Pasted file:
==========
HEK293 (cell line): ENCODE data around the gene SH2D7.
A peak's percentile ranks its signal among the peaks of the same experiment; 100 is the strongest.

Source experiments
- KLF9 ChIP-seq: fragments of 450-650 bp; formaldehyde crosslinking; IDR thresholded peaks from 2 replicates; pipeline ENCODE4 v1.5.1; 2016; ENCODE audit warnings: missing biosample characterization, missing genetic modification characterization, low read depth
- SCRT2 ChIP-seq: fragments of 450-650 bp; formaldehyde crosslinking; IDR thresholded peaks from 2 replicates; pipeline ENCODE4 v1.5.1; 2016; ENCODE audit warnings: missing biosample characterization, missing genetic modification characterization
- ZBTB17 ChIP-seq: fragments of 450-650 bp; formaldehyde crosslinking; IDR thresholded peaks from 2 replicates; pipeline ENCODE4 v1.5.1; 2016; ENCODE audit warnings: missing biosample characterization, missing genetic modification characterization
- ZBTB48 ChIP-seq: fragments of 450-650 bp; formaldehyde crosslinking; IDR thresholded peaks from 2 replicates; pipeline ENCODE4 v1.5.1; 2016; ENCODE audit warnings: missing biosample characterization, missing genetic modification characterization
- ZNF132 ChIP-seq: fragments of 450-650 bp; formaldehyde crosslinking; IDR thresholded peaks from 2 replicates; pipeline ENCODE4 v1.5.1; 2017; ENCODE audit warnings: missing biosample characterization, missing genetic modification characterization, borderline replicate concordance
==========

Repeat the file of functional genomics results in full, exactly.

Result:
HEK293 (cell line): ENCODE data around the gene SH2D7.
A peak's percentile ranks its signal among the peaks of the same experiment; 100 is the strongest.

Source experiments
- KLF9 ChIP-seq: fragments of 450-650 bp; formaldehyde crosslinking; IDR thresholded peaks from 2 replicates; pipeline ENCODE4 v1.5.1; 2016; ENCODE audit warnings: missing biosample characterization, missing genetic modification characterization, low read depth
- SCRT2 ChIP-seq: fragments of 450-650 bp; formaldehyde crosslinking; IDR thresholded peaks from 2 replicates; pipeline ENCODE4 v1.5.1; 2016; ENCODE audit warnings: missing biosample characterization, missing genetic modification characterization
- ZBTB17 ChIP-seq: fragments of 450-650 bp; formaldehyde crosslinking; IDR thresholded peaks from 2 replicates; pipeline ENCODE4 v1.5.1; 2016; ENCODE audit warnings: missing biosample characterization, missing genetic modification characterization
- ZBTB48 ChIP-seq: fragments of 450-650 bp; formaldehyde crosslinking; IDR thresholded peaks from 2 replicates; pipeline ENCODE4 v1.5.1; 2016; ENCODE audit warnings: missing biosample characterization, missing genetic modification characterization
- ZNF132 ChIP-seq: fragments of 450-650 bp; formaldehyde crosslinking; IDR thresholded peaks from 2 replicates; pipeline ENCODE4 v1.5.1; 2017; ENCODE audit warnings: missing biosample characterization, missing genetic modification characterization, borderline replicate concordance